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Nat. Hazards Earth Syst. Sci., 15, 1873-1880, 2015
https://doi.org/10.5194/nhess-15-1873-2015
© Author(s) 2015. This work is distributed under
the Creative Commons Attribution 3.0 License.
Research article
20 Aug 2015
Pre-earthquake magnetic pulses
J. Scoville1,2,3, J. Heraud4, and F. Freund1,2,3 1San Jose State University, Dept. of Physics, San Jose, CA 95192-0106, USA
2SETI Institute, Mountain View, CA 94043, USA
3NASA Ames Research Center, Moffett Field, CA 94035, USA
4Pontificia Universidad Católica del Perú, Lima, Peru
Abstract. A semiconductor model of rocks is shown to describe unipolar magnetic pulses, a phenomenon that has been observed prior to earthquakes. These pulses are suspected to be generated deep in the Earth's crust, in and around the hypocentral volume, days or even weeks before earthquakes. Their extremely long wavelength allows them to pass through kilometers of rock. Interestingly, when the sources of these pulses are triangulated, the locations coincide with the epicenters of future earthquakes. We couple a drift-diffusion semiconductor model to a magnetic field in order to describe the electromagnetic effects associated with electrical currents flowing within rocks. The resulting system of equations is solved numerically and it is seen that a volume of rock may act as a diode that produces transient currents when it switches bias. These unidirectional currents are expected to produce transient unipolar magnetic pulses similar in form, amplitude, and duration to those observed before earthquakes, and this suggests that the pulses could be the result of geophysical semiconductor processes.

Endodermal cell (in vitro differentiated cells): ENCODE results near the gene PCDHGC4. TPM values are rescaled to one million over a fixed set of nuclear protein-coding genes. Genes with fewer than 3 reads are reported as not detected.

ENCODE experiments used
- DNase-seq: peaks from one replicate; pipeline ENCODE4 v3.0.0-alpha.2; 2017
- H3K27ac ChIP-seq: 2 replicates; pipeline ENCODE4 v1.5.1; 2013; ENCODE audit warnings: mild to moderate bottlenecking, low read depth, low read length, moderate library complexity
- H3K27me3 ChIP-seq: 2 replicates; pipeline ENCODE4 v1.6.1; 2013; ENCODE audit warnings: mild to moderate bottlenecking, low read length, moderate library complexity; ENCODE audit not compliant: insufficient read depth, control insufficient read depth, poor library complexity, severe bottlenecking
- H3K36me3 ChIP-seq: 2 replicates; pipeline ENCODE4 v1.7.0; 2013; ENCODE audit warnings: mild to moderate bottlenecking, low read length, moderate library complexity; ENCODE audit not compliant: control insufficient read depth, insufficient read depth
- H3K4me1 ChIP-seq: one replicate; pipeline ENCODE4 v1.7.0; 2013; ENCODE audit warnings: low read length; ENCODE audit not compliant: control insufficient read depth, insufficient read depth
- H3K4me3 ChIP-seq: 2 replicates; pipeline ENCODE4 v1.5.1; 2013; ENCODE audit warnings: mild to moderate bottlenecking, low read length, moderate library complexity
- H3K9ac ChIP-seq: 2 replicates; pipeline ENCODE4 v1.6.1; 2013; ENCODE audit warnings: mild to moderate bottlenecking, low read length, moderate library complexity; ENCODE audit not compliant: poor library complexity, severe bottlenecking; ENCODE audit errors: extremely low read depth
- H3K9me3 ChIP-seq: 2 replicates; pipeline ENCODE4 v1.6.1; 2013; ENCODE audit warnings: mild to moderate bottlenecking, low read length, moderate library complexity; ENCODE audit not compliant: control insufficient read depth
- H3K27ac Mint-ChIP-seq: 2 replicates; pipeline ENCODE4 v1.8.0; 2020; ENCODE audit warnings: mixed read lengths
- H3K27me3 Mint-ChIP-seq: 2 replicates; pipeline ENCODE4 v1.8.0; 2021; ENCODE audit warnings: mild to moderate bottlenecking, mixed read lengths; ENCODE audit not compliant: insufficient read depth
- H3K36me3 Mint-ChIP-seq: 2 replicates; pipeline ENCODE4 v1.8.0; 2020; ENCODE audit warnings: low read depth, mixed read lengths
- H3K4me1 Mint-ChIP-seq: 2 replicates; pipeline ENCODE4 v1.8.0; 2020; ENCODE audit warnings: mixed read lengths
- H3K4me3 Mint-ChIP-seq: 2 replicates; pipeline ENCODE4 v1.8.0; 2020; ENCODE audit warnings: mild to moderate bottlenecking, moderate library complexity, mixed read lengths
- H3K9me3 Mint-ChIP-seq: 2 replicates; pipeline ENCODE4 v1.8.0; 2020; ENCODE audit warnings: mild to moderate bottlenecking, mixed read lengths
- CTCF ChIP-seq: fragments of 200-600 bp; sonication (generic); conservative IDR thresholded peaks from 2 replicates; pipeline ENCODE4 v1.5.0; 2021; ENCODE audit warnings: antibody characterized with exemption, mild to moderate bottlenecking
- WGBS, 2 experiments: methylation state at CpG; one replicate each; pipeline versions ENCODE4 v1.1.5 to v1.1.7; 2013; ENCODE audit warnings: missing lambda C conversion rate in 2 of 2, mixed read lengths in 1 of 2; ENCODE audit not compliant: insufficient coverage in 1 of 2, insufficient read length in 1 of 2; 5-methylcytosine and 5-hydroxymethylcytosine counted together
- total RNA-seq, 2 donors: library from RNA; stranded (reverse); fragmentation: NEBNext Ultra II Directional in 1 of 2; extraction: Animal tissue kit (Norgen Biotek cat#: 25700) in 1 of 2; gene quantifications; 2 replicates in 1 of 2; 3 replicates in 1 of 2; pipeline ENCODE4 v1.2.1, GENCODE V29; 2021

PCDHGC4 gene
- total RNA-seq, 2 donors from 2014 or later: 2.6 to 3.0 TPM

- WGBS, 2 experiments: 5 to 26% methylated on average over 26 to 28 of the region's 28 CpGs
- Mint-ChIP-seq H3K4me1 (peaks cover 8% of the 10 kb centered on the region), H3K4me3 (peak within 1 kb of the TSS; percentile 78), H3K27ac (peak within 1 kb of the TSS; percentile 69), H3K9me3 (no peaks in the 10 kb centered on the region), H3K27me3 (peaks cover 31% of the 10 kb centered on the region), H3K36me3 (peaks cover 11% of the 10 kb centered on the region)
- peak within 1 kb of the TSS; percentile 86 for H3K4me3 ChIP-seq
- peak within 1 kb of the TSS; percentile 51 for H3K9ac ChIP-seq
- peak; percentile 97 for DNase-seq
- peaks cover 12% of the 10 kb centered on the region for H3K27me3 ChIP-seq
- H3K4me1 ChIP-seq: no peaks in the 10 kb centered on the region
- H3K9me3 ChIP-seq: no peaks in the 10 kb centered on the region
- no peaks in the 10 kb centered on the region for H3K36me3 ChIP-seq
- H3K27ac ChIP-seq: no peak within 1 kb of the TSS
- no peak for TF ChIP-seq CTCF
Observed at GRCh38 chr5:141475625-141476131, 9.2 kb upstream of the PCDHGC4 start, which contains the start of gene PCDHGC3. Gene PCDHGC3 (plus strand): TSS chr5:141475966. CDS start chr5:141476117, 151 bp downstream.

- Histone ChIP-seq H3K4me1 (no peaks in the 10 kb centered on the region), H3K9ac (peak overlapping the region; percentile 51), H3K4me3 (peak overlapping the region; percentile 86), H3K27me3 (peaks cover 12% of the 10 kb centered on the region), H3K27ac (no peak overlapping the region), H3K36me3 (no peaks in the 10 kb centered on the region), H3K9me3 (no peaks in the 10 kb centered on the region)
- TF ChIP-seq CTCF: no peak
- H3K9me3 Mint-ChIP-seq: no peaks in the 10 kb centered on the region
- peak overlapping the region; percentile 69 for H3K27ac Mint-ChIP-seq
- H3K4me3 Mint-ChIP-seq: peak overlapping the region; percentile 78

Citation: Scoville, J., Heraud, J., and Freund, F.: Pre-earthquake magnetic pulses, Nat. Hazards Earth Syst. Sci., 15, 1873-1880, https://doi.org/10.5194/nhess-15-1873-2015, 2015.
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Short summary
A semiconductor model of rocks is shown to describe unipolar magnetic pulses, a phenomenon that has been observed prior to earthquakes. These pulses are suspected to be generated deep in the Earth's crust, in and around the hypocentral volume, days or weeks before earthquakes. Their extremely long wavelength allows them to pass through kilometers of rock, and the source of the pulses may be triangulated to pinpoint locations where stresses are building deep within the Earth.
A semiconductor model of rocks is shown to describe unipolar magnetic pulses, a phenomenon that...
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